Formerly labeled Tillandsia argentea, the Tillandsia fuschii v gracillis has a ball-like shape surrounded by an army of thin, spikey leaves. These sage-colored leaves are soft and fuzzy and come to resemble a perfect sphere over time. The unruly mass of bracts will eventually give way to a single spike that blooms into a pink and red flower.
The Tillandsia fuchsii v gracilis is the Guatemalan form of the fuchsii species. This delicate plant needs a healthy amount of water, so we recommend soaking it rather than relying solely on misting.
The Tillandsia funckiana grows up instead of out. The long twisting plant has quill-like leaves that spike out to resemble a pine tree. Its soft green quills will turn a muted yellow when it comes time to flower. It produces a single tubular orange or red flower, which is rare for air plants.
The Tillandsia funckiana can grow straight out or in a curved shape, depending on its environment. In nature, you’ll find it twisting through the harsh terrain of the Andes and Venezuelan cliff faces. The Tillandsia funckiana produces many offsets that clump easily, making it a popular decorative choice. It requires bright conditions and moderate water.
The Tillandsia Gardneri is native to parts of Latin America and Trinidad and Tobago. Their cascading silver leaves are soft and feather-like, and will become pink-hued when it comes time to bloom. While the Tillandsia gardneri is not endangered, it is slow-growing and highly desired by collectors, which has led to its overcollection in the past. Luckily, sustainable growth is made easy by the fact that the plant is self-pollinating. It may only produce one pup at a time, but it makes up for it by putting out seed pots that are choke-full of seeds.
The Tillandsia gardneri thrives in warmth and humidity but does not like direct sunlight. Its pink flowers tend to only come out during the summer months.
Earlier on this list, we mentioned the cotton candy plant which is a hybrid of the Tillandsia stricta and the Tillandsia recurvifolia. The Tillandsia stricta is an incredibly popular plant that is native to several environments. You’ll find it in sand dunes and treetops across the Caribbean and Latin America. As a result, the Tillandsia stricta can vary quite a bit in appearance and hardiness. Some types have softer, lighter leaves, while others are harder to the touch. Some are almost pink, like the ‘cotton candy,’ while others are close to black, like the ‘stricta midnight.’
Stricta flowers only last one day! However, the colorful leaves that develop before the bloom last about three months total. The stricta thrives in bright filtered light and produces plenty of pups that clump easily.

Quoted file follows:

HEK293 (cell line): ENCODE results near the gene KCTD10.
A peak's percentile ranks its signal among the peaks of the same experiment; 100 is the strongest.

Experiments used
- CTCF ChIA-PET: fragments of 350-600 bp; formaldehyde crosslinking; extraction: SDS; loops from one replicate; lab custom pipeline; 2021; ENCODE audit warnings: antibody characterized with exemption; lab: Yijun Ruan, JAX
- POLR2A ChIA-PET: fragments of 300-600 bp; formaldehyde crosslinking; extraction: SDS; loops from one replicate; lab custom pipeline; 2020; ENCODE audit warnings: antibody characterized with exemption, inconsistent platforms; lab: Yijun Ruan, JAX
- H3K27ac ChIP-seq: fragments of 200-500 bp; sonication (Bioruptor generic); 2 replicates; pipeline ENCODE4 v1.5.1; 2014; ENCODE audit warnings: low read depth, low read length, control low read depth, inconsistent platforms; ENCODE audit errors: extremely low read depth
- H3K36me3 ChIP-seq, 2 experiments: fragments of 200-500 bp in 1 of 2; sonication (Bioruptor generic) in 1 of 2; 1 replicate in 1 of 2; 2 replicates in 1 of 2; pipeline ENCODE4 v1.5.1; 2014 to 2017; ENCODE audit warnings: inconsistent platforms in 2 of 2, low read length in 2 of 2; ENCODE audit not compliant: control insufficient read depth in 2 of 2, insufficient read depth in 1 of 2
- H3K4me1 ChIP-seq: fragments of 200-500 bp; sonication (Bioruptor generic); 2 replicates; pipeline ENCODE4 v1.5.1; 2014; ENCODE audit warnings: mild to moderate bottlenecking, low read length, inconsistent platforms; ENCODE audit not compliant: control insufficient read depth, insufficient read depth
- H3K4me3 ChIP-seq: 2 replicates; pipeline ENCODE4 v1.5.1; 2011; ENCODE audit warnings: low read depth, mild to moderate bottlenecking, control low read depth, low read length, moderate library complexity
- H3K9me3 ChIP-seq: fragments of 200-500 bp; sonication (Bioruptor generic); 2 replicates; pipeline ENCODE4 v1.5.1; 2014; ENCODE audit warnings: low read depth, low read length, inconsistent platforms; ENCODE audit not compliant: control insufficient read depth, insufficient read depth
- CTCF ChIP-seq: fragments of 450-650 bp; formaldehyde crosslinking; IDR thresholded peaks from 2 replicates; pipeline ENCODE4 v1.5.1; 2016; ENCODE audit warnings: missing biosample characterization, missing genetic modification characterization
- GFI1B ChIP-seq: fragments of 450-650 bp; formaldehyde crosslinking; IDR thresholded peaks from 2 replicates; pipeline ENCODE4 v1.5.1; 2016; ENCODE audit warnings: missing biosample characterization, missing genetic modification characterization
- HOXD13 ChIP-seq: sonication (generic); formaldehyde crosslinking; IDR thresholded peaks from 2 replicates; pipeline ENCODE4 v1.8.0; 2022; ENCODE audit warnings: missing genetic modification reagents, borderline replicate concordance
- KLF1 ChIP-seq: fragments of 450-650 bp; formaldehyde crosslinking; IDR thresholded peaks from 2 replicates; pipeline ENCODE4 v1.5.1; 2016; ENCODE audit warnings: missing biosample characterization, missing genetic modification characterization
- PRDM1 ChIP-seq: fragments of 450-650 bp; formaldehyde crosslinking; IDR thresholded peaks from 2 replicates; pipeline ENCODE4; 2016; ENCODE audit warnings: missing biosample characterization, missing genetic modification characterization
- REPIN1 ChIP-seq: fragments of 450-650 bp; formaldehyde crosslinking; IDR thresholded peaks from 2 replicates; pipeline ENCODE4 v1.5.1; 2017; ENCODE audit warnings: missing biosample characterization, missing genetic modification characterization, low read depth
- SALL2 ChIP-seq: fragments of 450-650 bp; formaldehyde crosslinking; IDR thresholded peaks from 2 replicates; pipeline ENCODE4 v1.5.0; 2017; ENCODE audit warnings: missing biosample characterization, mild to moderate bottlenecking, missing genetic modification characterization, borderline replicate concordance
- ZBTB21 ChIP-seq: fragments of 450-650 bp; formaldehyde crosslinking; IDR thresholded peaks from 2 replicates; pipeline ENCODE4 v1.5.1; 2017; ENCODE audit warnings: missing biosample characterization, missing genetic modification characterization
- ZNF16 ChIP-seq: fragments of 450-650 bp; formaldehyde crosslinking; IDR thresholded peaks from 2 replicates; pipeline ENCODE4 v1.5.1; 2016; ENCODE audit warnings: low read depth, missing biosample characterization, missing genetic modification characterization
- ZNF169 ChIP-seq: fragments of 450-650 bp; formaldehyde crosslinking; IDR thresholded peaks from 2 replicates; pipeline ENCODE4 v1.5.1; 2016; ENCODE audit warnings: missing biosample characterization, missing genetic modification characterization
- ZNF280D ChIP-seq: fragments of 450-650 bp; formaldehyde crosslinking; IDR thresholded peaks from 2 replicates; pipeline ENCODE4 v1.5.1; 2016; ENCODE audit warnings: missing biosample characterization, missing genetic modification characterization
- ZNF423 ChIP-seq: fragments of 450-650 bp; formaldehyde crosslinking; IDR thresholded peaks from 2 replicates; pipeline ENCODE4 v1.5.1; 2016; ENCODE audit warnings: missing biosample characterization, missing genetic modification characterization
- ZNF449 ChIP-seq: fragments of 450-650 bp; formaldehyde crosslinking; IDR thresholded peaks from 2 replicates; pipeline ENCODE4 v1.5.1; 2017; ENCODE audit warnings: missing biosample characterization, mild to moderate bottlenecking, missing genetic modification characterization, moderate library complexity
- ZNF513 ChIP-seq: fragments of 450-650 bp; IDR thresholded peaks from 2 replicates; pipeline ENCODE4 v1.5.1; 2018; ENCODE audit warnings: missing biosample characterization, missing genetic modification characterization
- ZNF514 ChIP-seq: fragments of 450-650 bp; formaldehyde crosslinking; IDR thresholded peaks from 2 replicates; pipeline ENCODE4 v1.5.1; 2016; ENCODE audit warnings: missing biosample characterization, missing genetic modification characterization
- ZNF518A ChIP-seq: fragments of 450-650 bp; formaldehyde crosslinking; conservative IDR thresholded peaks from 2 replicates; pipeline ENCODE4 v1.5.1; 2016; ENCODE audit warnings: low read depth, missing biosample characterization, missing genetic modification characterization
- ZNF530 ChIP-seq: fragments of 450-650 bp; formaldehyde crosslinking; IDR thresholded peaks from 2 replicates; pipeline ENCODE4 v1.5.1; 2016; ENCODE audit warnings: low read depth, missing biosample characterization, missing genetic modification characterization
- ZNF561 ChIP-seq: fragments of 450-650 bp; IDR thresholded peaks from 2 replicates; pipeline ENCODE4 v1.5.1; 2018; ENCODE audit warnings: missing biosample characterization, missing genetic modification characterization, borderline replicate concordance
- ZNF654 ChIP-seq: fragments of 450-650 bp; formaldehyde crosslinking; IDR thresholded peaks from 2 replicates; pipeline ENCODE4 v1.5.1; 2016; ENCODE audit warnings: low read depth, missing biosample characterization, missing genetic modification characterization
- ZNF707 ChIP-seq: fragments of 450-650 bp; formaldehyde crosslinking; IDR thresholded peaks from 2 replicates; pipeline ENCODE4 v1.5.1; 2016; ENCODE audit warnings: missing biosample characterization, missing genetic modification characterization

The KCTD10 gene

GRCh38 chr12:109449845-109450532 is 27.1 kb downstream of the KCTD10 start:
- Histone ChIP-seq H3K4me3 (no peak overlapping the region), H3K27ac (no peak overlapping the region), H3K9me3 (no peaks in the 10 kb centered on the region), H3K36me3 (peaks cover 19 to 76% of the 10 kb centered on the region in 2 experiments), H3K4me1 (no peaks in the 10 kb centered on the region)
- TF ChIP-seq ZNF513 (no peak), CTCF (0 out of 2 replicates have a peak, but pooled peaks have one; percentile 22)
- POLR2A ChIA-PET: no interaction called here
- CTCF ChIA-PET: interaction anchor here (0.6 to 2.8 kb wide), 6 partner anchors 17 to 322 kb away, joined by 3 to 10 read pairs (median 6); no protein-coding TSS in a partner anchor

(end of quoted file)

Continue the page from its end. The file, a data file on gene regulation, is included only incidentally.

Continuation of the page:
Tillandsia chiapensis is native Chiapas, Mexico. It is a slow-growing plant with thick, velvet foliage that grows in attractive twists. While the Tillandsia chiapensis only grows to 5 inches across, it produces a large flower that can get to twice its size. The bracts are silver, and the long tubular flower is pink and red. The bloom spike can last up to 12 months, making it one of the longest blooming air plants out there!
The Tillandsia chiapensis thrives in a variety of conditions but prefers either full or moderate sun. It’s rare but would make a striking addition to any air plant collection if you can get your hands on it.
Tillandsia Ionantha ‘Fuego’
The Tillandsia ionantha ‘fuego’ gets its name from its distinct red color. This variety of ionantha has waxy green leaves that blush a vibrant red. While air plants tend to be small, the ‘fuego’ is on the smaller side of small, maxing out at just over an inch tall. It supplements its small stature with bright colors; the flowers bloom purple, and the red color lasts beyond just the bloom period.
The ‘fuego’ is native to Mexico and parts of Central America, where it blankets the forest floors. It likes warmth and humidity and can tolerate bright sunlight. It is a low-maintenance air plant that grows quickly and produces many offshoots.
Tillandsia Ionantha ‘Druid’
The Tillandsia ionantha ‘druid’ is another popular ionantha cultivar. The ‘druid’ ionantha turns a peachy-yellow color and produces white flowers. Like the other ionanthas, the ‘druid’ is petite and typically between 2 to 4 inches wide. The cultivar is native to Central and Southern America but was discovered by a Florida native who brought a handful of ionanthas back home only to find them blooming yellow rather than the red he expected.